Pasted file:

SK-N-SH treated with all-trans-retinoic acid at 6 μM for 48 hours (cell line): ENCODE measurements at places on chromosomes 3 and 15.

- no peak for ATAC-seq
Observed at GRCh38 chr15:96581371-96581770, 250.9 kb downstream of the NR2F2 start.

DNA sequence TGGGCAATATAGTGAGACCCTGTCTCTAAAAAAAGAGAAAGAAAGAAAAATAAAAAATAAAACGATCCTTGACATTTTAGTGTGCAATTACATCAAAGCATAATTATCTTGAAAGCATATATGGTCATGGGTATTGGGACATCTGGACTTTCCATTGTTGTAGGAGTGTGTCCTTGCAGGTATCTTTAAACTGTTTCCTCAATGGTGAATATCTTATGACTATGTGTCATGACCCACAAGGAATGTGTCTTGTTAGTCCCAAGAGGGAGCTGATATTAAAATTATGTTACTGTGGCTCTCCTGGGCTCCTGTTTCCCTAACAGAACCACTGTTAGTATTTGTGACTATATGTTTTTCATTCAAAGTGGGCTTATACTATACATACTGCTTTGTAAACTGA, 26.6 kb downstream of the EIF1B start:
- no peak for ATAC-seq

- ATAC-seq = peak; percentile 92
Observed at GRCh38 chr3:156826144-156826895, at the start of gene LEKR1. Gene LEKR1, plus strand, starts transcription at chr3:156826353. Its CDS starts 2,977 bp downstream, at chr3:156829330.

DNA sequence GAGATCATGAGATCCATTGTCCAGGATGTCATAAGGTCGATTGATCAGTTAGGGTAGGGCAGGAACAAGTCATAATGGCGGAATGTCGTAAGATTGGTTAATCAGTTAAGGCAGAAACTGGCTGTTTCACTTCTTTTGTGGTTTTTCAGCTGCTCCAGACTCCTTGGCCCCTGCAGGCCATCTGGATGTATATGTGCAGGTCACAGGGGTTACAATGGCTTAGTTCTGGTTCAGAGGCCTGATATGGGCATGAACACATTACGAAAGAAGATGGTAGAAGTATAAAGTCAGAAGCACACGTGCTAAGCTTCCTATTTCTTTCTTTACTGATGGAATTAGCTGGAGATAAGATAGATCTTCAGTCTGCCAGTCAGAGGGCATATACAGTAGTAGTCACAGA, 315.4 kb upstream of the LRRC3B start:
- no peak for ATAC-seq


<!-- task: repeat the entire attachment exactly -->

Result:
SK-N-SH treated with all-trans-retinoic acid at 6 μM for 48 hours (cell line): ENCODE measurements at places on chromosomes 3 and 15.

- no peak for ATAC-seq
Observed at GRCh38 chr15:96581371-96581770, 250.9 kb downstream of the NR2F2 start.

DNA sequence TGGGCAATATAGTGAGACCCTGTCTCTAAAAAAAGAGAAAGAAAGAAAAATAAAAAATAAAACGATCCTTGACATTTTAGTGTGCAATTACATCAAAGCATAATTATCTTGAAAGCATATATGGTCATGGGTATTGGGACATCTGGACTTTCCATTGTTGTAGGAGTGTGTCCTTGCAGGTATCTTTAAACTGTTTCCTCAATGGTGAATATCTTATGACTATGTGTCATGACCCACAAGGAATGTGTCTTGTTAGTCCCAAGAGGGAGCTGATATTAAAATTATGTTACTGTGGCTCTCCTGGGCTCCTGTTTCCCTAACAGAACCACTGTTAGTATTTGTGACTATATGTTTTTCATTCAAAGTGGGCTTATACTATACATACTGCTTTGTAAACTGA, 26.6 kb downstream of the EIF1B start:
- no peak for ATAC-seq

- ATAC-seq = peak; percentile 92
Observed at GRCh38 chr3:156826144-156826895, at the start of gene LEKR1. Gene LEKR1, plus strand, starts transcription at chr3:156826353. Its CDS starts 2,977 bp downstream, at chr3:156829330.

DNA sequence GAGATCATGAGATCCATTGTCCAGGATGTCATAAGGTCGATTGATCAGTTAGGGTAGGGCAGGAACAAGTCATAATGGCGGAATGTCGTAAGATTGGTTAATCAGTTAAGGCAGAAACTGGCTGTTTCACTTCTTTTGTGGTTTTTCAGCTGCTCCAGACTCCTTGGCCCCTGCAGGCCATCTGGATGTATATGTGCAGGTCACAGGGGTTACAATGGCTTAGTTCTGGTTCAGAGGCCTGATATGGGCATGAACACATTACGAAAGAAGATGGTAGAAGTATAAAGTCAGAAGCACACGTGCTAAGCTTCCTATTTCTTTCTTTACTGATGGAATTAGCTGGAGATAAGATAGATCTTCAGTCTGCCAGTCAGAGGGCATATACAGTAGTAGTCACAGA, 315.4 kb upstream of the LRRC3B start:
- no peak for ATAC-seq